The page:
The issue of labor exploitation has been on my mind lately — for some reason, everywhere I look, the struggles of employees are flashing before me, and I cannot help but bring attention to these issues.
In Seattle, on Nov. 7, 60 farm workers were bussed to Stemilt Grower’s Apple Orchard, the nation’s largest supplier of cherries and tree fruits. After getting off the bus they were told they’d be making $25 for five hours worth of labor. When the workers refused to work, they were stranded.
But these issues seem so distant and abstract. They don’t affect us, right?
The reality is, infringement of workers rights is happening on the University Park campus. Employees are losing hours and health care benefits.
The USC Student Coalition Against Labor Exploitation, which works to create a socially responsible university and monitor labor exploitation on campus, will host a worker meet and greet on Thursday in the University Religious Center fishbowl from 4 p.m. to 5:30 p.m. so students can hear directly from the employees.
According to SCALE’s Facebook event, “[USC’s] attempts at resolving worker issues and sharing their grievances with administration have been largely ignored.”
The Keck strikes took the lime light for a while at the University Park and Health Science campuses.
Workers at Keck School of Medicine strikers expressed grievances because they were losing retirement benefits.
They were also striking against ongoing contract negotiations and inadequate input in matters regarding staffing and delivery of goods.
Because the workers are represented by the National Union of Healthcare Workers, their concerns were facilitated into a 24-hour strike. Perhaps USC isn’t as wholesome as it is seems to be.
This week, another labor issue at the University Park campus has arisen.
According to SCALE, employees at the on-campus food places we love — Parkside Restaurant, Seeds Marketplace and Trojan Grounds — have been losing working hours and health care benefits.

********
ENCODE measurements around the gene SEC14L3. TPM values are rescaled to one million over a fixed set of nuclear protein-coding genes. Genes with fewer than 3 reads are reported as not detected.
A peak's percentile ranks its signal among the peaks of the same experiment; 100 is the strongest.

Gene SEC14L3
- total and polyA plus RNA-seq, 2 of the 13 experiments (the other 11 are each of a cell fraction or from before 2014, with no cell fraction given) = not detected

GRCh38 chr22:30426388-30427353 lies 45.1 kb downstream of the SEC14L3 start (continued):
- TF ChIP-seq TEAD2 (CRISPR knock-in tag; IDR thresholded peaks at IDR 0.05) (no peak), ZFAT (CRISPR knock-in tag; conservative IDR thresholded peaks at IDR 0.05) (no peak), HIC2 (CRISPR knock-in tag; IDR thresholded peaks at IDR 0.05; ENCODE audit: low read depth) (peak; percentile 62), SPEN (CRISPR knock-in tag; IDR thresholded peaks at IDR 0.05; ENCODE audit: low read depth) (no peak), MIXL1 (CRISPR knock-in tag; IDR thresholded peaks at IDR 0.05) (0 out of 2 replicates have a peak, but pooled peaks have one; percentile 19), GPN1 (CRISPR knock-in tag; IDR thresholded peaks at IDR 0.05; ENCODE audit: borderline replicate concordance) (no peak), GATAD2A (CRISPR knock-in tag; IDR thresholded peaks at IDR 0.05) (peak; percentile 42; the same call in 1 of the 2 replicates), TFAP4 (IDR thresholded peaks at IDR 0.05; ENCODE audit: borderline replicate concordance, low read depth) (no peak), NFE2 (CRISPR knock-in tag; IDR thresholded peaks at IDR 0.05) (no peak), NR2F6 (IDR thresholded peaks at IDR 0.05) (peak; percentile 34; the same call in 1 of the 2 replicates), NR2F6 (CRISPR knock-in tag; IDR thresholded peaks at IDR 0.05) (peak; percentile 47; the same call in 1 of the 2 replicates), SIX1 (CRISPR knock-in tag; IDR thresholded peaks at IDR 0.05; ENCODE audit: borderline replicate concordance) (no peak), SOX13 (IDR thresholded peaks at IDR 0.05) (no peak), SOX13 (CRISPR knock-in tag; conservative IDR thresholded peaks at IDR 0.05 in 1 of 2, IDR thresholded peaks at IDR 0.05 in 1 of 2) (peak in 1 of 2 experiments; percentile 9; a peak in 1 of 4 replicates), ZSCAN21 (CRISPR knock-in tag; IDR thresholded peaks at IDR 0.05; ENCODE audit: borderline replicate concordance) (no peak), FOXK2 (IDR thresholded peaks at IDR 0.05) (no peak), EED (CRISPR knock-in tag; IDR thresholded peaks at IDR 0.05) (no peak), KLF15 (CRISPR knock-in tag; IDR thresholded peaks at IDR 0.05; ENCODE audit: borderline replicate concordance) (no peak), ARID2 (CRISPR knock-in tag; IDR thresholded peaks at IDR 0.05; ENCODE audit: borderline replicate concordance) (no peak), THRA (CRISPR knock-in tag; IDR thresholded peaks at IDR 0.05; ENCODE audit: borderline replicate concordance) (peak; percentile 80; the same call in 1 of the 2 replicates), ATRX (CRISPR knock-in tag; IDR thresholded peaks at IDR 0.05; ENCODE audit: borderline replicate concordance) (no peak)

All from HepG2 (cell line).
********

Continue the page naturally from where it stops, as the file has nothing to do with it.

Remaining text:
The university needs to be more transparent about labor issues. USC should intervene in the SCALE meeting on Thursday, and provide their perspective and justification of why benefits are being taken away from employees. I am shocked at the lack of intervention on behalf of the administration.
As a student body, we deserve to know why employees’ hours are being cut, and why on earth health care benefits are being sacrificed.
The discussion of prominent labor issues on campus should be university-wide. USC so often strives to stress this “Trojan Family” yet their actions prove otherwise by not providing explanations for their treatment against the employees.
If it weren’t for SCALE, it’s doubtful the employees from on-campus food venues would have other means in which to address their issues and frustration with USC.
There were only minimal updates about the USC Keck School of Medicine strike from the university.
Moreover, if it weren’t for word of mouth, I wouldn’t have known there were more labor issues on the University Park Campus.
We interact with these employees daily — if the university doesn’t maintain transparency, then it is saying as an entity, this institution does not see labor issues as one of importance.
The employees here deserve to have direct responses from administration about their concerns.
Perhaps it is time for USC to reevaluate the principles behind this so-called “family,” and maintain the utmost transparency in issues of such importance
Mellissa Linton is a sophomore majoring in English.